Police and federal agencies have many tools at their disposal for disrupting religious groups, revolutionary movements, and conducting surveillance. They make extensive use of technology including wiretaps, the ability to read emails, and GPS tracking. They also have an extensive network of informants and embedded police agents in a variety of struggles and political groups. Since the birth of the Occupy Movement, the State has targeted revolutionary groups with a new-found zeal as well as expanding previous networks such as those among Muslim Americans.
As the Lighthouse Mosque of Oakland wrote in a recent piece against the DAC, “From Oakland to New York City the Muslim community has been spied on whole scale, we have had infiltrators and informants in our mosques, we have been singled out at political protests and we have even had people in our community entrapped by the FBI.” The Mosque goes on to mention, “…[O]ur members have been racially, religiously, and politically profiled and targeted during protests, such as the case of the Trayvon 2 and Harun Arsalai, who was pulled out of a crowded street at Occupy Oakland when he was wearing a headband with Arabic writing on it.” According to a recent Mother Jones article, “Ever since 9/11, counter-terrorism has been the FBI’s No. 1 priority, consuming the lion’s share of its budget—$3.3 billion, compared to $2.6 billion for organized crime—and much of the attention of field agents and a massive, nationwide network of informants. After years of emphasizing informant recruiting as a key task for its agents, the bureau now maintains a roster of 15,000 spies—many of them tasked…with infiltrating Muslim communities in the United States. In addition, for every informant officially listed in the bureau’s records, there are as many as three unofficial ones, according to one former high-level FBI official, known in bureau parlance as “hip pockets.””
The State targets perceived as well as potential threats, in the form of individuals, groups, as well as whole communities as means of derailing potential insurgency against it. As the anarchist magazine A Murder of Crows wrote, “Because of democratic baggage, repression is often understood as simply an anomalous and outrageous violation of rights. What people fail to comprehend is that repression is part of the standard operating procedure of any class society. There are those that rule and those who are ruled, and to maintain this divide, a combination of coercion and accommodation is necessary.” Furthermore, many Leftists and activists overlook the political nature of repression of the general population. And, with America being a settler state and capitalism here extremely racialized, repression in particular is aimed at communities of color.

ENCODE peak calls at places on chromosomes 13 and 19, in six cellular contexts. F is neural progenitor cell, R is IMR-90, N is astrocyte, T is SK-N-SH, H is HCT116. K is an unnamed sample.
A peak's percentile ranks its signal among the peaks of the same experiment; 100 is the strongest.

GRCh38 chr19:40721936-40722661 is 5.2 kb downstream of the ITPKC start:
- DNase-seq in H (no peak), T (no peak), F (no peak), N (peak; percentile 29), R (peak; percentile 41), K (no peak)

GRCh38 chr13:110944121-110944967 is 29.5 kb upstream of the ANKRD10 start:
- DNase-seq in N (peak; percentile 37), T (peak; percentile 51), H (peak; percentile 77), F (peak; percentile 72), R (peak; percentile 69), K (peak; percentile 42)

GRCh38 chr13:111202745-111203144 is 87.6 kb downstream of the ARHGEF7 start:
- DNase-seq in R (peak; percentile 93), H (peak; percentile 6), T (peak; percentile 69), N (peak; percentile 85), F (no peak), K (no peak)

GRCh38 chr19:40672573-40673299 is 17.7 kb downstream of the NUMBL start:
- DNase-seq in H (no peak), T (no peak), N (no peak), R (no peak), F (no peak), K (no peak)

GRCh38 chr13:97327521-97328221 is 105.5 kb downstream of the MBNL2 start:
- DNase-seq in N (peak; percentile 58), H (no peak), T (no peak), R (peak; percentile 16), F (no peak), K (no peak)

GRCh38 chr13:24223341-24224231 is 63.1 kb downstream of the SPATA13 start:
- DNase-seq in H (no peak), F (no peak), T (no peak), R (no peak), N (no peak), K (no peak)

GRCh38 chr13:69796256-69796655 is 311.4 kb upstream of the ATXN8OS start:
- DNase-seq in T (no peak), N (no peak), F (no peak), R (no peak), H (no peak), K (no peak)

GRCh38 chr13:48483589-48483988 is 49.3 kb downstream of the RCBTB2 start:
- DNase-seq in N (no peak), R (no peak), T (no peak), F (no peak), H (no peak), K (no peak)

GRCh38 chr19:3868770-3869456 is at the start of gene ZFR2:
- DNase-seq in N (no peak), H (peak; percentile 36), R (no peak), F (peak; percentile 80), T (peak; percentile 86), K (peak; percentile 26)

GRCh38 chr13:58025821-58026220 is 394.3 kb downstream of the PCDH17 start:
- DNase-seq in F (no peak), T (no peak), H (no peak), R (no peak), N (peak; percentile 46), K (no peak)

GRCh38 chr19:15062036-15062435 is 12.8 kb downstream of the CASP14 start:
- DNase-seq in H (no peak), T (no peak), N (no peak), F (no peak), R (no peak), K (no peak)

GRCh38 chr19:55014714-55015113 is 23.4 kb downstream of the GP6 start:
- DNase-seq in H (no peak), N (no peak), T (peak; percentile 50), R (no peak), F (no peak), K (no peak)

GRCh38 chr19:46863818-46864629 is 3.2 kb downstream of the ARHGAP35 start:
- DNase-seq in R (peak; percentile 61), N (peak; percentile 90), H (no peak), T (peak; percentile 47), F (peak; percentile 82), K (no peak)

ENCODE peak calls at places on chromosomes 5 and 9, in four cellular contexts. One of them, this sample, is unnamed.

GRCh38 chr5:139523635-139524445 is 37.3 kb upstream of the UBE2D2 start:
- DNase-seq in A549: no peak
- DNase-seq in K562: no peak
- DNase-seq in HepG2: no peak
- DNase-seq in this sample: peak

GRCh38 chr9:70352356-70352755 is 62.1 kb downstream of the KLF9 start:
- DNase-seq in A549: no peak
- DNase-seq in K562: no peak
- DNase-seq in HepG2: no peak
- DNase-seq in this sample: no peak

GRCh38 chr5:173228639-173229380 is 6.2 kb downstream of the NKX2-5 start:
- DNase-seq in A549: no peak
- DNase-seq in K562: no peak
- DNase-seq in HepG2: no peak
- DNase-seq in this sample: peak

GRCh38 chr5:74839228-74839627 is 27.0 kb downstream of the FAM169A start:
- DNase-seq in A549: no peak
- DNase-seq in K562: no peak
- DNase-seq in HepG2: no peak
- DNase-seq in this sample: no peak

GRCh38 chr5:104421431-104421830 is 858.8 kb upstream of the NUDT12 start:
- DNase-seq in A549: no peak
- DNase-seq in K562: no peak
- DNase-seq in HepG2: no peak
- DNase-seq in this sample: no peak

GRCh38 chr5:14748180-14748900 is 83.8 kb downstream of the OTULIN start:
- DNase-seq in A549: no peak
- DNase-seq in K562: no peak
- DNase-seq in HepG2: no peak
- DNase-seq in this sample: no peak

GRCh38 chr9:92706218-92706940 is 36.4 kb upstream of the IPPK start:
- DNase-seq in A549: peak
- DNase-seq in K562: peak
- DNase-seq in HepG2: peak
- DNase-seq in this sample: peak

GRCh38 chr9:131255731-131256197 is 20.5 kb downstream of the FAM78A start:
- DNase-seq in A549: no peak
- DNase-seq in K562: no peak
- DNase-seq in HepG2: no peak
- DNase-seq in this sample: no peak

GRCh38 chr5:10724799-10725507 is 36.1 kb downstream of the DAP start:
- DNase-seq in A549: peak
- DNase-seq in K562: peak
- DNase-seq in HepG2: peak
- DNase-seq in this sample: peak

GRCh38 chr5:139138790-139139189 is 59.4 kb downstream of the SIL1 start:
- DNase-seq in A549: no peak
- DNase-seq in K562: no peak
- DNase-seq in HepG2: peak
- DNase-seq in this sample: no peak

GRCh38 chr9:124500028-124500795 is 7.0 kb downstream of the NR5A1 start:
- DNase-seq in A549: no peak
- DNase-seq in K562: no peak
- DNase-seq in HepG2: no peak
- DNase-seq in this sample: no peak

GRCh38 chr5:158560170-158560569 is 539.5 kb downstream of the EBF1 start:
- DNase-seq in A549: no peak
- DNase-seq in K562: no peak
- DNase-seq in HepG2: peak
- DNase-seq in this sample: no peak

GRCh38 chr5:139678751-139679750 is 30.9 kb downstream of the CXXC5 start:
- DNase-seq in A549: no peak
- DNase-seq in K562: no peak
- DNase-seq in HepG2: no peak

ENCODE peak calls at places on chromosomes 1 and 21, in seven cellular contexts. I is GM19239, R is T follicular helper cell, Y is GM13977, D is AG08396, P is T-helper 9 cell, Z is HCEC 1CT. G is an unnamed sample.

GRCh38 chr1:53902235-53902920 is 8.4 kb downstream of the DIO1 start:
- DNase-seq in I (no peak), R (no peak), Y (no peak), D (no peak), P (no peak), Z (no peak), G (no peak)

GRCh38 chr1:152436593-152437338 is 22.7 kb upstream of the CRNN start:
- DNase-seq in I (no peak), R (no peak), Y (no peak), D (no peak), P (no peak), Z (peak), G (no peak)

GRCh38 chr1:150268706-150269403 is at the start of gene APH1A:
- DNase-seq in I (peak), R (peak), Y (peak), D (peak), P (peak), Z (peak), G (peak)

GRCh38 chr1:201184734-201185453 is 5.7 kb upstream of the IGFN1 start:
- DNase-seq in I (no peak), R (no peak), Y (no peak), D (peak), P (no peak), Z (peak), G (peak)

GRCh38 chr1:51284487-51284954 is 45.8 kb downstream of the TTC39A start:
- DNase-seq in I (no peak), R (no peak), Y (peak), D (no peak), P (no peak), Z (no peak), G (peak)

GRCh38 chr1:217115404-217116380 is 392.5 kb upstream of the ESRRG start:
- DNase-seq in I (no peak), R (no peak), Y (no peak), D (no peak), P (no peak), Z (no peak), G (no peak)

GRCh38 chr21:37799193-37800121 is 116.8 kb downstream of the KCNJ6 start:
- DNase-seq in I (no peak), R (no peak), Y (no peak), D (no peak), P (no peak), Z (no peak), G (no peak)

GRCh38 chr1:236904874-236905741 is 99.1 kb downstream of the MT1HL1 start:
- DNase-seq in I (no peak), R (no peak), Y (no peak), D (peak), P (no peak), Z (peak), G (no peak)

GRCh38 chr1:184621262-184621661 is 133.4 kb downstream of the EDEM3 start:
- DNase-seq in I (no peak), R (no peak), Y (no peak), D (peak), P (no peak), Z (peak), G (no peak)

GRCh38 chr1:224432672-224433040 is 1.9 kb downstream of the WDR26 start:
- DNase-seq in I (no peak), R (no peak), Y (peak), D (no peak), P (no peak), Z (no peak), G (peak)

Many have turned a blind eye or refused to acknowledge the political ramifications of ICE raids, police attacks on public housing projects, check points, gang injunctions, and mass scale incarceration as the State has been perfecting its apparatus of oppression. As the author of ‘…And Now They’re Coming for You,’ wrote: “Perhaps we didn’t understand how similar our struggles are. Maybe believing this made it easier for us to ignore their persecution, perhaps it gave us an easier justification for our inability to act than to admit that we were afraid. It is now apparent that we ignored their struggle at our own peril. The controlled management units, the sensory deprivation, the enhanced interrogation techniques, the indefinite detention, all the tools of the wars against populations abroad are coming home. You watched as they tortured Muslims in Iraq, detained Mexicans in Arizona, incarcerated blacks in Oakland, and as you watched you thought to yourself this is fucked up. But you said nothing as they were thrown to the lions. And now they are coming for you.”
For revolutionaries that fought and died during the COINTELPRO era of the 60s and 70s as well as the Muslim people who now face years in prison or worse, the repression that has been dished out against anarchists, squatters, and those with the Occupy Movement cannot be compared because it is nowhere near on the same level. However, we can begin to see that police and federal agents are taking notice of growing revolutionary currents and targeting them for disruption and harassment. For instance, in the past several months local police departments have used the FireWorks website as a tool and a pretext to shut down two bay area anarchist events. Several weeks ago, police arrived at a squat in Oakland with a letter that demanded that the event planned for the night be shut down. They stated that they heard about the event through FireWorks and they would arrest people if the event was not canceled. Several months before, police sent another letter to a landlord of a space in Emeryville that included a copy of an event description directly from the FireWorks website, and stated that the event did not have the proper permits and needed to be canceled. Either directed by those higher up to target these events or on their own volition, it is clear that police are watching anarchists much more closely.